This entry is from Wikipedia, the user-contributed encyclopedia. It may not have been reviewed by professional editors and is licensed under an Attribution-ShareAlike Creative Commons License. If you find the biography content factually incorrect or highly offensive you can edit this article at Wikipedia. Find out more about our use of this data.

Béla Bartók Audio & Video


Béla Bartók Performances

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Béla Bartók
Romanian Folk dances (Sz.56) arr. Szekely for violin & piano
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Romanian Folk dances (Sz.56) arr. Szekely for violin & piano
Béla Bartók
4 Hungarian folk songs for chorus (Sz.93) (1930)
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4 Hungarian folk songs for chorus (Sz.93) (1930)
Béla Bartók
Mikrokosmos, BB 105, Vol. 5: Nos. 132-135. Major 2nds Broken and Together. Syncopation. Studies in Double Notes (1,2,3)
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Mikrokosmos, BB 105, Vol. 5: Nos. 132-135. Major 2nds Broken and Together. Syncopation. Studies in Double Notes (1,2,3)
Béla Bartók
Mikrokosmos, BB 105, Vol. 5: Nos. 122-123. Chords Together and Opposed. Staccato and Legato (a,b)
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Mikrokosmos, BB 105, Vol. 5: Nos. 122-123. Chords Together and Opposed. Staccato and Legato (a,b)
Béla Bartók
Concerto Sz.116 for orchestra
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Concerto Sz.116 for orchestra
Béla Bartók
Excerpts from 44 Duos for two violins Sz.98
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Excerpts from 44 Duos for two violins Sz.98
Béla Bartók
6 pieces from Mikrokosmos arr. Bartok for 2 pianos
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6 pieces from Mikrokosmos arr. Bartok for 2 pianos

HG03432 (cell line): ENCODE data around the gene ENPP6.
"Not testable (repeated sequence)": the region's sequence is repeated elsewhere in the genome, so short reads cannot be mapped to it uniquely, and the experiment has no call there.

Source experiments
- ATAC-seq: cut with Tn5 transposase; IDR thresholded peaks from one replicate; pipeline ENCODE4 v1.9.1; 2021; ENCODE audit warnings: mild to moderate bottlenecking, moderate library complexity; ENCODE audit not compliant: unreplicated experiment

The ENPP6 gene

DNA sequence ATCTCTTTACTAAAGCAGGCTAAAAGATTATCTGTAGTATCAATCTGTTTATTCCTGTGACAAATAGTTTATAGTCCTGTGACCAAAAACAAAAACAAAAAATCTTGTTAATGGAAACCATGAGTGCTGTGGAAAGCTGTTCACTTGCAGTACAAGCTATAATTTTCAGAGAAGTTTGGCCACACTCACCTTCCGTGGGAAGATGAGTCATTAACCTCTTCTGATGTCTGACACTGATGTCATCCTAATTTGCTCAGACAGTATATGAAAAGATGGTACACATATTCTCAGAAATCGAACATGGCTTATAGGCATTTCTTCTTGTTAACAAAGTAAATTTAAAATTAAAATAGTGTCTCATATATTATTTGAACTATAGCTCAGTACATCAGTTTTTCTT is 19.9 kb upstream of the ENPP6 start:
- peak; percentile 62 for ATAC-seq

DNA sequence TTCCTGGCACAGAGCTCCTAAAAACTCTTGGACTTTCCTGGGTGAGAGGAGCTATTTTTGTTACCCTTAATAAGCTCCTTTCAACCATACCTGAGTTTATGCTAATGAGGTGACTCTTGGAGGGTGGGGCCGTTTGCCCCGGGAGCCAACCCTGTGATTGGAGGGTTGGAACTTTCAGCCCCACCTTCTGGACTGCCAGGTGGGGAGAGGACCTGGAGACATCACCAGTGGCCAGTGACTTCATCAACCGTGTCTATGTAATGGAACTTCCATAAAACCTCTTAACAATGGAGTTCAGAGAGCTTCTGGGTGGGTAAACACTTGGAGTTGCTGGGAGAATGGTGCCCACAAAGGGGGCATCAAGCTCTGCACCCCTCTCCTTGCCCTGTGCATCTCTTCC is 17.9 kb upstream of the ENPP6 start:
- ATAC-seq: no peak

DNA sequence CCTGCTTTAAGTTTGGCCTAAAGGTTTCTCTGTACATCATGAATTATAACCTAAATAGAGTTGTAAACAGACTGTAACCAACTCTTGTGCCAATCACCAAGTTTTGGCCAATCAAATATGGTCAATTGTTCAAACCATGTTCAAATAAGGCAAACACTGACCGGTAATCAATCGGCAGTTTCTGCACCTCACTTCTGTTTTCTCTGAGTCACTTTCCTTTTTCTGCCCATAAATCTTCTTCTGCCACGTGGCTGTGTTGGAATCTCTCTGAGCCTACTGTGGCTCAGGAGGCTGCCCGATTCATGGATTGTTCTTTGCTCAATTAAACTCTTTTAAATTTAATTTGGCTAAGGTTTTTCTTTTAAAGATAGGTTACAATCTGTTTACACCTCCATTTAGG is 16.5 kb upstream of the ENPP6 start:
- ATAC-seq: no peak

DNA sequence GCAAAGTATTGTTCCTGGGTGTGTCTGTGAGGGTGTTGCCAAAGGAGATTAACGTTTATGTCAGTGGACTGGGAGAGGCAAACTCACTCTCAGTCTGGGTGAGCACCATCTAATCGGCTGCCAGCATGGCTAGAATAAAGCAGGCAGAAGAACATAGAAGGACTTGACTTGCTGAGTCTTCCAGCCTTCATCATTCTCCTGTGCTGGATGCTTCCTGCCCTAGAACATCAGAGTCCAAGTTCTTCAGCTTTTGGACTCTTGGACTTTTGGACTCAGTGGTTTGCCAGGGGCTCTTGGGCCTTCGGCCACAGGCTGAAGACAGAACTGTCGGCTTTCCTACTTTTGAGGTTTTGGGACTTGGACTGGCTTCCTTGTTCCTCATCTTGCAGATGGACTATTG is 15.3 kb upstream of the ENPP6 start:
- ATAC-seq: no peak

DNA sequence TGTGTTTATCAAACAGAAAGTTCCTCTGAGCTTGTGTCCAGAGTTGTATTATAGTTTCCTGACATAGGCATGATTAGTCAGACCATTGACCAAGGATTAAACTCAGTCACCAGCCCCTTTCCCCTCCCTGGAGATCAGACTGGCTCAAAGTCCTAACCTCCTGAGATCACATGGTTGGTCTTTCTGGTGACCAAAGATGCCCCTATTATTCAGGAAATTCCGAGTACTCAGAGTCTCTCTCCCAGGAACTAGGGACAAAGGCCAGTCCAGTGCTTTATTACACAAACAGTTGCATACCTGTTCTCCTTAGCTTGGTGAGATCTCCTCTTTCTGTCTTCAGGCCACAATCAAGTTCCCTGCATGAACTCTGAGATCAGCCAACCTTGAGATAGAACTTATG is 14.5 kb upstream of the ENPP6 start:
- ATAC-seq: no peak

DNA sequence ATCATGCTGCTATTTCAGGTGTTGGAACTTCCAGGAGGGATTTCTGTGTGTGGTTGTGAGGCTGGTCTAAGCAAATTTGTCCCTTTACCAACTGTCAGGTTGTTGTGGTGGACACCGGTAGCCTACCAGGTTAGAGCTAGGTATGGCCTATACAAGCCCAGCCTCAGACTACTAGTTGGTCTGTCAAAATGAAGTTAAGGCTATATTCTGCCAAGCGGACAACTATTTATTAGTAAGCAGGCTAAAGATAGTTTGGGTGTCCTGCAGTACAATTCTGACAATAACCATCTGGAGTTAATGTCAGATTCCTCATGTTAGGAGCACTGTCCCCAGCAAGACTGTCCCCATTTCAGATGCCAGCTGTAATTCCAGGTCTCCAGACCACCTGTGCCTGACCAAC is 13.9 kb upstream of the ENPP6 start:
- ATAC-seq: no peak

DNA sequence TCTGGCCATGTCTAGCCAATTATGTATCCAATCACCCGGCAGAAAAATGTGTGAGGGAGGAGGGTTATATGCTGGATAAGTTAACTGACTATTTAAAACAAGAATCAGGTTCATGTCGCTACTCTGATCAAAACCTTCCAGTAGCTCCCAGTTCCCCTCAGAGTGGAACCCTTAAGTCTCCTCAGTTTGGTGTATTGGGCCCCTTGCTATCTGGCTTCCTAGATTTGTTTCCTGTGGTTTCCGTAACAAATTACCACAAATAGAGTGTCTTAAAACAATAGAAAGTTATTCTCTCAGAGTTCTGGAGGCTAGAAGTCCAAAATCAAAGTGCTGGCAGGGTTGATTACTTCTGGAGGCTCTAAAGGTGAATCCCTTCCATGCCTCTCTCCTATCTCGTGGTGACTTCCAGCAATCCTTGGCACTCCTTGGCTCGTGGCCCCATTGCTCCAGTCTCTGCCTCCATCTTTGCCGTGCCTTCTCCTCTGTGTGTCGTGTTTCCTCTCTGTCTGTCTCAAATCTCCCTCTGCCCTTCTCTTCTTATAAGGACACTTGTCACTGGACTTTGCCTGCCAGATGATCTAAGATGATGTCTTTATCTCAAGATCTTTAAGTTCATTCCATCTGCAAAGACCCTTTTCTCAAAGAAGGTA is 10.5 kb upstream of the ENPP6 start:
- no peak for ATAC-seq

Béla Bartók
Hungarian Folksongs Nos 1 & 2 from The Csik District Sz.35a
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Hungarian Folksongs Nos 1 & 2 from The Csik District Sz.35a
Béla Bartók
Rhapsody No. 1 For Violin & Orchestra
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Rhapsody No. 1 For Violin & Orchestra
Béla Bartók
3 Hungarian folksongs from the Csik district Sz.35a for piano
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3 Hungarian folksongs from the Csik district Sz.35a for piano
Béla Bartók
String Quartet No.2 (Second movement)
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String Quartet No.2 (Second movement)
Béla Bartók
Quartet for strings no. 1 (Sz.40)
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Quartet for strings no. 1 (Sz.40)
Béla Bartók
Romanian Folk Dances Sz 56 Nos. 2-6
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Romanian Folk Dances Sz 56 Nos. 2-6
Béla Bartók
Sonata for Two Pianos and Percussion
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Sonata for Two Pianos and Percussion
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Playlists featuring Béla Bartók


Past BBC Events

Prom 08 Winter Proms 1935–6
http://www.bbc.co.uk/events/ec95v2
Queen's Hall
1936-01-07T08:20:01
7
Jan
1936

Prom 08 Winter Proms 1935–6

20:00
Queen's Hall